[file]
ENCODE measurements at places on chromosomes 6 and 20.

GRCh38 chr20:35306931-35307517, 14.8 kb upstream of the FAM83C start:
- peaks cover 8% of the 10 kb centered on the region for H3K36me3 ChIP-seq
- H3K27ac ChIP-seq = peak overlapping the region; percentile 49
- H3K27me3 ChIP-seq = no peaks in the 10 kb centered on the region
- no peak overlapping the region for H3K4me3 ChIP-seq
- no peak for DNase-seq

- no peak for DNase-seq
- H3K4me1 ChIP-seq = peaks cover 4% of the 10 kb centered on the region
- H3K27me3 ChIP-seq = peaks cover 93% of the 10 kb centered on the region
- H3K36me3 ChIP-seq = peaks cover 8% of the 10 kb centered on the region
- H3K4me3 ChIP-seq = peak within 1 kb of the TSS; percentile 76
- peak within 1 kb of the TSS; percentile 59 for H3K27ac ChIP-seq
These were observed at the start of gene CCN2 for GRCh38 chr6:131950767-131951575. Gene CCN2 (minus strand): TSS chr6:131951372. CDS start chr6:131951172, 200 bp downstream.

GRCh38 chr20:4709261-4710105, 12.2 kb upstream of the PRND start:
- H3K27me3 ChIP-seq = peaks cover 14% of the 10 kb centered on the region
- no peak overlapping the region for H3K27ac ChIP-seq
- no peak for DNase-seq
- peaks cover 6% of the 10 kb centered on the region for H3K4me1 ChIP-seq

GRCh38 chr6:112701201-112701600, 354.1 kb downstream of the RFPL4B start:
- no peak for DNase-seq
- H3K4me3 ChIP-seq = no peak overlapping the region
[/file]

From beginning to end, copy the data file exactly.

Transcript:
ENCODE measurements at places on chromosomes 6 and 20.

GRCh38 chr20:35306931-35307517, 14.8 kb upstream of the FAM83C start:
- peaks cover 8% of the 10 kb centered on the region for H3K36me3 ChIP-seq
- H3K27ac ChIP-seq = peak overlapping the region; percentile 49
- H3K27me3 ChIP-seq = no peaks in the 10 kb centered on the region
- no peak overlapping the region for H3K4me3 ChIP-seq
- no peak for DNase-seq

- no peak for DNase-seq
- H3K4me1 ChIP-seq = peaks cover 4% of the 10 kb centered on the region
- H3K27me3 ChIP-seq = peaks cover 93% of the 10 kb centered on the region
- H3K36me3 ChIP-seq = peaks cover 8% of the 10 kb centered on the region
- H3K4me3 ChIP-seq = peak within 1 kb of the TSS; percentile 76
- peak within 1 kb of the TSS; percentile 59 for H3K27ac ChIP-seq
These were observed at the start of gene CCN2 for GRCh38 chr6:131950767-131951575. Gene CCN2 (minus strand): TSS chr6:131951372. CDS start chr6:131951172, 200 bp downstream.

GRCh38 chr20:4709261-4710105, 12.2 kb upstream of the PRND start:
- H3K27me3 ChIP-seq = peaks cover 14% of the 10 kb centered on the region
- no peak overlapping the region for H3K27ac ChIP-seq
- no peak for DNase-seq
- peaks cover 6% of the 10 kb centered on the region for H3K4me1 ChIP-seq

GRCh38 chr6:112701201-112701600, 354.1 kb downstream of the RFPL4B start:
- no peak for DNase-seq
- H3K4me3 ChIP-seq = no peak overlapping the region